Mumford's marina docked in court

Grand jury indicts her on forgery, other charges

Email|Print| Text size + By Steve Bailey
November 20, 2007

Can her grand vision on the waterfront survive yet another grand jury?

Over the last two years regular readers of this column have come to know Yovette Mumford (or as the court papers say, "a/k/a Yovette Mumford-Markey, a/k/a Yovette Markey," etc.) as the intriguing owner of the Boston Yacht Haven, one of the jewels of the waterfront.

So many questions, so few answers: How did a woman with a checkered past that includes a conviction for Big Dig fraud, corporate bankruptcies, bounced checks, and a messy family feud over millions of dollars win and finance the $11.7 million purchase of one of the waterfront's most glamorous properties? And what does she plan to do with it?

Mumford, I wrote last year, is the woman of my dreams, the woman who could yet launch a thousand columns. I told you about a falling out with her original partner to buy the marina and about a bitter fight with her Commercial Wharf neighbors. Now, another chapter in the growing Legend of Yovette.

Yesterday, a Middlesex grand jury issued an eight-count indictment charging Mumford with forgery and related offenses. The new charges focus on a letter that states all charges in Mumford's previous conviction for tax and procurement fraud for work on the Big Dig had been dismissed. In fact, according to Attorney General Martha Coakley's office, Mumford pleaded guilty in March 2003 to four counts of failure to file withholding tax returns and two counts of procurement fraud, and was ordered to serve three years probation, make restitution, and pay a fine. In an affidavit at the time, the attorney general's office said Mumford's company had inappropriately billed the Big Dig for, among other things, a baby sitter for her three children, dance lessons for her daughters, and improvements to her home.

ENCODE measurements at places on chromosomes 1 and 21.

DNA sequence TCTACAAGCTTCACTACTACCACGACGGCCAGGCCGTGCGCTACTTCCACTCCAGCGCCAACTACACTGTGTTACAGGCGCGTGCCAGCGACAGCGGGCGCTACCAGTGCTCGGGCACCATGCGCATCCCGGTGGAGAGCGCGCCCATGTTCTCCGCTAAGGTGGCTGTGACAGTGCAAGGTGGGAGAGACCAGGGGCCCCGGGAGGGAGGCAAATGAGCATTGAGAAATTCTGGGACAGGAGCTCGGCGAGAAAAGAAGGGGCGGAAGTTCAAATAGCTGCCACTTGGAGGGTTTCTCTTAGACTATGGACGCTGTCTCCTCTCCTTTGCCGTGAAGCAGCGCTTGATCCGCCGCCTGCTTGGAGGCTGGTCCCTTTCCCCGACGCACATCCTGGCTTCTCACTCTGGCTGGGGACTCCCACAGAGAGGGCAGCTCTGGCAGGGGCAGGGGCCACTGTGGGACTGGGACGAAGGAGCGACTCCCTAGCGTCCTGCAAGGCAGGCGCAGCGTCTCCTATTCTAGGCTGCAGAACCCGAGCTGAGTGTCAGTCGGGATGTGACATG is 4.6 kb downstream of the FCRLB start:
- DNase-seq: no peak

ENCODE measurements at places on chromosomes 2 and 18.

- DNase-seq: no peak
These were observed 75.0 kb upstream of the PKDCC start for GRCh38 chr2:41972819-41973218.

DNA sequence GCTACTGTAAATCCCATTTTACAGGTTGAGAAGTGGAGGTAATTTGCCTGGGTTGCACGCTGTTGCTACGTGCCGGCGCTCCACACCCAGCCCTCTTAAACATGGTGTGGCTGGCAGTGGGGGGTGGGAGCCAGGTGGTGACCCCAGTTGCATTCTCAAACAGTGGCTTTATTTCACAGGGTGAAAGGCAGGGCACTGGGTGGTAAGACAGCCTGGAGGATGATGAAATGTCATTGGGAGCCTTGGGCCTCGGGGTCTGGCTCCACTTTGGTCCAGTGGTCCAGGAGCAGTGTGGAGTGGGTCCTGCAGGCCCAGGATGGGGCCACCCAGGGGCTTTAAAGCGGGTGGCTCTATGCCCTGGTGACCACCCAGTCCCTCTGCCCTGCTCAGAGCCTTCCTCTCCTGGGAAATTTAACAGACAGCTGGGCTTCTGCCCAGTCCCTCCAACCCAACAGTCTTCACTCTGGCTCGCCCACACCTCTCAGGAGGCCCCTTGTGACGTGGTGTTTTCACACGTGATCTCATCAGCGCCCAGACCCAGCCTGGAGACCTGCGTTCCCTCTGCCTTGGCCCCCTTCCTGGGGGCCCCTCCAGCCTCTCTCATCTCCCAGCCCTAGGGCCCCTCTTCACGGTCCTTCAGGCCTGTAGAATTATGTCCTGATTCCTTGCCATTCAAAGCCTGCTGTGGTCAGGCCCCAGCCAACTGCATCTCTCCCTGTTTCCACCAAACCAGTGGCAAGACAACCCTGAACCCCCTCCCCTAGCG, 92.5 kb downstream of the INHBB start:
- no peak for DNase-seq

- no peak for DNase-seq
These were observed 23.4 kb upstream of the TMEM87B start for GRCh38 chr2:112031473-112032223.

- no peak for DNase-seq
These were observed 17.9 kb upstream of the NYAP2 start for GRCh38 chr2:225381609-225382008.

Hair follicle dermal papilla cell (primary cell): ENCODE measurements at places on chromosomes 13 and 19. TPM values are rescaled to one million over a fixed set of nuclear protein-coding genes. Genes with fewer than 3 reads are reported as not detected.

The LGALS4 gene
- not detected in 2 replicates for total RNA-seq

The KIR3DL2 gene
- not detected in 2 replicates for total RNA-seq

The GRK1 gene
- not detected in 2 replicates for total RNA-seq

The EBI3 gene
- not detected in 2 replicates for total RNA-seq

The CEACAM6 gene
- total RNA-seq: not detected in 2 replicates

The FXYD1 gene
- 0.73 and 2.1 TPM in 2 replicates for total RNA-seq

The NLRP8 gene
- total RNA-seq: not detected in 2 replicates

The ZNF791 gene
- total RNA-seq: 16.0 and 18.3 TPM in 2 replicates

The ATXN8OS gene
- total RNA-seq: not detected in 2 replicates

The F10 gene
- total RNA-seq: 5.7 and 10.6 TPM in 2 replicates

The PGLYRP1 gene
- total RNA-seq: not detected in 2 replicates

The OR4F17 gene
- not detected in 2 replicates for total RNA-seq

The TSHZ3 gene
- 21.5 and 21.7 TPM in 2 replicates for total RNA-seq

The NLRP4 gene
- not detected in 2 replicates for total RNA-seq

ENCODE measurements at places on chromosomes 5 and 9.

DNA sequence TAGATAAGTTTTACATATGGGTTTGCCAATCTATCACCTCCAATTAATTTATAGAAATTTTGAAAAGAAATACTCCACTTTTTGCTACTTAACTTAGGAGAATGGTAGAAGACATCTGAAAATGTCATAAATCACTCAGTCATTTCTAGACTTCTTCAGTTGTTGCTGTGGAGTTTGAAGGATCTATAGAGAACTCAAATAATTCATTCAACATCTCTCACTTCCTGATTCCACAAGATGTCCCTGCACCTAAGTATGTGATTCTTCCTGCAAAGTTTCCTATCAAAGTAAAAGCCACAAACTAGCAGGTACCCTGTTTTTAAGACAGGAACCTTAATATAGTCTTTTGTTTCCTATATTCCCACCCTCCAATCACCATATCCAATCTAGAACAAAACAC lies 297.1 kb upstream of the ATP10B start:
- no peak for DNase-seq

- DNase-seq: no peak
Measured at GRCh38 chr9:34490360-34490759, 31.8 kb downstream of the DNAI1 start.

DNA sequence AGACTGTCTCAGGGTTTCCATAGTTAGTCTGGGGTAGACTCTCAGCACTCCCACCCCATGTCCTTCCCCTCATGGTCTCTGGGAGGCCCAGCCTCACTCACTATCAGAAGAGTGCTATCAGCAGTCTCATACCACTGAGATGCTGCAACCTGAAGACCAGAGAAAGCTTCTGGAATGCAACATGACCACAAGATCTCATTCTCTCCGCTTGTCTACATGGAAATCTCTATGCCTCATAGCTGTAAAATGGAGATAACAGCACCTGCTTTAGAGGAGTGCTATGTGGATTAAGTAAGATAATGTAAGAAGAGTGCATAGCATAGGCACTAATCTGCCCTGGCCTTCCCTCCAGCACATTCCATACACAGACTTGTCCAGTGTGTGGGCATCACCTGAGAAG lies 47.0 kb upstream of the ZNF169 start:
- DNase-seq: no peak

It didn't end there. In the spring of 2005, Mumford was discharged early from her probation and asked for and received a letter from her probation officer explaining that she was no longer on probation, the attorney general's office says. Authorities charge that Mumford altered the letter from her probation officer, Joyce E. Coleman of the Middlesex Superior Court, to say the charges were dismissed and then used that letter in dealings with various businesses, including the bank that financed the marina deal.

To quote the allegedly doctored letter: "Please be advised that the above named was indicted on two counts of Employee tax withholdings failure to file for one fiscal year 1999 and two counts of fraudulent billing to Public Authority on a State funded construction project totally [sic] $17,000.00 as CEO of American Electronics Corp. Ms. Mumford plead [sic] not guilty. During a pretrial conference with Suffolk Superior Court (Justice Ball) presiding, a settlement was reached which Ms. Mumford agreed to make restitution of the disputed billings of $23,000. The failure to pay withholding taxes was corrected by Dept. Of Revenue audit which found mislabeled Federal I.D. numbers of the Corp. Final disposition of allegations was dismissal of all charges."

Mumford's attorney, Robert E. McLaughlin Sr., did not return repeated calls yesterday.